June 2019, High North News: Chinese Shipping Company COSCO To Send Record Number of Ships Through Arctic


September 2018: Clean Arctic Alliance Asks COSCO to Speak Up On Arctic Fuel Choice


August 2018: Clean Arctic Alliance challenges Maersk on Arctic Shipping Fuel


August 2018: Clean Arctic Alliance challenges Canada’s Fednav on Arctic Shipping Fuel


About Heavy Fuel Oil

Heavy fuel oil is a dirty and polluting fossil fuel that powers ships throughout our seas and oceans – accounting for 80% of marine fuel used worldwide. Climate change is fuelling high winter temperatures and driving sea ice melt, opening up Arctic waters to shipping. As the sea ice recedes, larger, non-Arctic state-flagged vessels running on HFO are likely to divert to Arctic waters in search of shorter journey times. This, combined with an increase in Arctic state-flagged vessels targeting previously non-accessible resources, will greatly increase the risks of HFO spills.

Around 75% of marine fuel currently carried in the Arctic is HFO; over half by vessels flagged to non-Arctic states – countries that have little if any connection to the Arctic (See also: Five briefing papers on the use of heavy fuel oil in the Arctic).

Already banned in Antarctic waters, if HFO is spilled in cold polar waters, it breaks down slowly, proving almost impossible to clean up. A HFO spill would have long-term devastating effects on Arctic indigenous communities, livelihoods and the marine ecosystems they depend upon. HFO is also a greater source of harmful emissions of air pollutants, such as sulphur oxide, and particulate matter, including black carbon, than alternative fuels such as distillate fuel and liquefied natural gas (LNG). When emitted and deposited on Arctic snow or ice, the climate warming effect of black carbon is up to five times more than when emitted at lower latitudes, such as in the tropics.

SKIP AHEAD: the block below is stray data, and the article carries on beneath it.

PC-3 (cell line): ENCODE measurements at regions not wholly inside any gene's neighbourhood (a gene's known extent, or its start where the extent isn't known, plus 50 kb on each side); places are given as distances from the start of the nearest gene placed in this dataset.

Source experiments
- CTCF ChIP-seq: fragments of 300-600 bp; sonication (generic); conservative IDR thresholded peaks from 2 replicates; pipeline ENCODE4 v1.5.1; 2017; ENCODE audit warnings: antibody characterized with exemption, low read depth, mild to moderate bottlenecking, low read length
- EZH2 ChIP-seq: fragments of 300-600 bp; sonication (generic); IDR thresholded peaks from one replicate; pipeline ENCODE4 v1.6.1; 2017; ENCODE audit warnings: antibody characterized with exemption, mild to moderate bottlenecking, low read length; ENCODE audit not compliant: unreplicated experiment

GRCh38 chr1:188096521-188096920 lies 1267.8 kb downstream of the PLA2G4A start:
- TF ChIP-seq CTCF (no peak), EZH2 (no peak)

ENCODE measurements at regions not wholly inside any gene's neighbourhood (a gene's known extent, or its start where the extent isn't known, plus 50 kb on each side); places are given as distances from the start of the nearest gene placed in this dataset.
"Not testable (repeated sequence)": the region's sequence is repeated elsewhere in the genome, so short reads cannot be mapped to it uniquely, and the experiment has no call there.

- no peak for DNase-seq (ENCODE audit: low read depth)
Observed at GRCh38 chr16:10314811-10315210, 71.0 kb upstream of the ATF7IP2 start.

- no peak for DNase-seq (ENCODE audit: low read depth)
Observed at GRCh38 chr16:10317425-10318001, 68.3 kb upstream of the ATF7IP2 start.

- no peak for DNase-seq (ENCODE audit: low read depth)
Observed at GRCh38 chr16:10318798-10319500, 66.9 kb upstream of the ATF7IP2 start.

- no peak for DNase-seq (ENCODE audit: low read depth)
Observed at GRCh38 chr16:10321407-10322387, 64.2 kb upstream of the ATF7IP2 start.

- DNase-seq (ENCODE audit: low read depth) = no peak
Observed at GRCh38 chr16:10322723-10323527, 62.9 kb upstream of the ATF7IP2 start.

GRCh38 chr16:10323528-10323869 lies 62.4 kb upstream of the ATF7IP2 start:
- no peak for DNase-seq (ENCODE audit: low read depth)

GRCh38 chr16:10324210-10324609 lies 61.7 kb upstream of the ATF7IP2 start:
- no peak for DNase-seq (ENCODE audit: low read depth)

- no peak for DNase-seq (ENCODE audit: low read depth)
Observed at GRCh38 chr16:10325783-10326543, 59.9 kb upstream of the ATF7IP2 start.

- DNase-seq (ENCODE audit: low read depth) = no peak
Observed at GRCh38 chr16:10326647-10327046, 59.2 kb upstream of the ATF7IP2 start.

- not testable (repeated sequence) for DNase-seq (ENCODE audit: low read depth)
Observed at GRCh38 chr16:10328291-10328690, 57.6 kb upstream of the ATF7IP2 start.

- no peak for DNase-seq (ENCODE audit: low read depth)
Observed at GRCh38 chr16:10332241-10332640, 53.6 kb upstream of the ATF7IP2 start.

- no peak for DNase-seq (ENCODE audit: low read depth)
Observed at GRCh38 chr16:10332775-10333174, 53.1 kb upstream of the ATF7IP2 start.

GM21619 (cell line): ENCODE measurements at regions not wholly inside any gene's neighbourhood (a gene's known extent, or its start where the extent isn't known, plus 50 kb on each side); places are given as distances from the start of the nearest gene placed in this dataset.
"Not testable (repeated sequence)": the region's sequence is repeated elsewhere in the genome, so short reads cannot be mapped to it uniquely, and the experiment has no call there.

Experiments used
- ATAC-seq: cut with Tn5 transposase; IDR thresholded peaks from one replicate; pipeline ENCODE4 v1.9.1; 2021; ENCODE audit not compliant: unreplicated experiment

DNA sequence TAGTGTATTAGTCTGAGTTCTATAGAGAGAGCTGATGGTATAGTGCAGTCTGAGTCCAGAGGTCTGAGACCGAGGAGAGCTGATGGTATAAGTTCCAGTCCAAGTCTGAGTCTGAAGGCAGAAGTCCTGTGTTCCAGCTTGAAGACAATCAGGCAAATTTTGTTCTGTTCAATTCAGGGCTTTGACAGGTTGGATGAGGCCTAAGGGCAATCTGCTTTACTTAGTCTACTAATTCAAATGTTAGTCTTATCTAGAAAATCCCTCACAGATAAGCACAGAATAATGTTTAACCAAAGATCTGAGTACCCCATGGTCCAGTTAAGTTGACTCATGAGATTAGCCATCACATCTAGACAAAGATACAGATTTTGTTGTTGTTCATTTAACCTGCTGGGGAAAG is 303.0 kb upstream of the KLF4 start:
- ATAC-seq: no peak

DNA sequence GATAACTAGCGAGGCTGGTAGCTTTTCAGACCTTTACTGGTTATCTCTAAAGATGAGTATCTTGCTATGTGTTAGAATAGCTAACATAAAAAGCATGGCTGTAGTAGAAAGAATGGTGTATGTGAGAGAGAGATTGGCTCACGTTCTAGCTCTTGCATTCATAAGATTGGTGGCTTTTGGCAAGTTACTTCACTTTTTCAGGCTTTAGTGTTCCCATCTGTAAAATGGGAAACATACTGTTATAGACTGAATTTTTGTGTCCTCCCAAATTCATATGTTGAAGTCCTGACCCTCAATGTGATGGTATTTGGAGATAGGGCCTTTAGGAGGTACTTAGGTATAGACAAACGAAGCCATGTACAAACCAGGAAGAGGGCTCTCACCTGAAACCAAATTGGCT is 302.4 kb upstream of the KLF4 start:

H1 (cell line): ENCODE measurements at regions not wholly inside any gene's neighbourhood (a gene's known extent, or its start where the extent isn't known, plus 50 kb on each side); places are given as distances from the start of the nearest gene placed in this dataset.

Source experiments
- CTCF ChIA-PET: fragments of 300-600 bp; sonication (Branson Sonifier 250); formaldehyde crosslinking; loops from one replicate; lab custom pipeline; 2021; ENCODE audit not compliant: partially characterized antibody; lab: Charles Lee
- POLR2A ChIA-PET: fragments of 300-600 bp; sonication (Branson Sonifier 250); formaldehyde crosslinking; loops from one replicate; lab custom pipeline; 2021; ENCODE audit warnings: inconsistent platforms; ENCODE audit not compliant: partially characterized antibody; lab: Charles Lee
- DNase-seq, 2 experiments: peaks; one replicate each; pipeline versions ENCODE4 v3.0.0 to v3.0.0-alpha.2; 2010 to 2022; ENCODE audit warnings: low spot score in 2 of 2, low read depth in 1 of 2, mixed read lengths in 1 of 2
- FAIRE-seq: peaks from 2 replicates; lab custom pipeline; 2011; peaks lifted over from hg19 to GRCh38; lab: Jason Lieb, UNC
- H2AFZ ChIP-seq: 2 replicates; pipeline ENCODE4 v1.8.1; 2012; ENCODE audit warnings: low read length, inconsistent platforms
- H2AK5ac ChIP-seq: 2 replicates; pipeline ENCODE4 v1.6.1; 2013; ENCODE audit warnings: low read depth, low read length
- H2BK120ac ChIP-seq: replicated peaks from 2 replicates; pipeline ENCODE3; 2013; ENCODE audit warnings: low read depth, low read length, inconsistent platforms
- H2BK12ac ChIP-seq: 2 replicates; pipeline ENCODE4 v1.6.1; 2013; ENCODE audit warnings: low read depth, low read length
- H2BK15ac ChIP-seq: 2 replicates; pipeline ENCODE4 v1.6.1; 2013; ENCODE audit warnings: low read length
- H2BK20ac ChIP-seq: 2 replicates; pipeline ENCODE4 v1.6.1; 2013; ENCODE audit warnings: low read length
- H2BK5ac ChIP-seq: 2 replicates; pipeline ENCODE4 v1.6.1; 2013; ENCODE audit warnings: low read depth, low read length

In April 2018, the IMO agreed to move forward on developing a ban on heavy fuel oil from Arctic waters.

Plans to develop a ban on heavy fuel oil (HFO) from Arctic shipping, along with an assessment of the impact of such a ban, were agreed upon during the International Maritime Organization’s (IMO) Marine Environment Protection Committee (MEPC72). The meeting directed a sub-committee (PPR6) to develop a ban on heavy fuel oil use and carriage for use by ships in the Arctic, “on the basis of an assessment of the impacts” and “on an appropriate timescale”

This followed agreement in July 2017 for MEPC to consider “development of measures to reduce risks of use and carriage of heavy fuel oil as fuel by ships in Arctic waters”. The Clean Arctic Alliance also welcomed this move, stating that a ban on the use and carriage as fuel by ships operating in the Arctic is the simplest and most effective way to mitigate the effects of HFO.

Further reading on HFO and Black Carbon

See also: Five briefing papers on the use of heavy fuel oil in the Arctic, prepared by Bryan Comer PhD, The International Council on Clean Transportation (ICCT), for the Clean Arctic Alliance. These papers look at HFO use by flag state, by ship type, by shipowner, and looks in more depth at HFO use by cruise ships and by fishing vessels in the IMO Polar Code Arctic, 2015.

Danish Eco Council Report Cleaner Shipping: Focus on air pollution, technical solutions and regulation

More Clean Arctic Alliance publications on heavy fuel oil in the Arctic can be downloaded here plus some useful infographics, and our Frequently Asked Questions can be found here.


The Arctic Commitment

Launched at the Arctic Frontiers conference in January 2017 by the Clean Arctic Alliance – a coalition of non-governmental organisations – and expedition cruise ship operator Hurtigruten, the Arctic Commitment aims to protect Arctic communities and ecosystems from the risks posed by the use of heavy fuel oil, and calls on the International Maritime Organization (IMO) to ban its use and carriage as marine fuel by Arctic shipping. An HFO ban has already been in place in Antarctic waters, since 2011. In July 2017, the Clean Arctic Alliance welcomed action being taken by IMO member states to start work to identify measures to mitigate the risks of HFO spills, during the IMO’s Marine Environment Protection Committee meeting (MEPC71).


About the Clean Arctic Alliance

The following not-for-profit organisations form the Clean Arctic Alliance, which is committed to a ban on HFO as marine fuel in the Arctic:

Alaska Wilderness League, Bellona, Clean Air Task Force, Danish Ecological Council, Ecology and Development Foundation ECODES, Environmental Investigation Agency, European Climate Foundation, Friends of the Earth US, Greenpeace, Icelandic Nature Conservation Association, Nature And Biodiversity Conservation Union, Ocean Conservancy, Pacific Environment, Seas At Risk, Surfrider Foundation Europe, Stand.Earth, Transport & Environment and WWF.

More more information visit



Dave Walsh, Communications Advisor, HFO-Free Arctic Campaign, [email protected], +34 691 826 764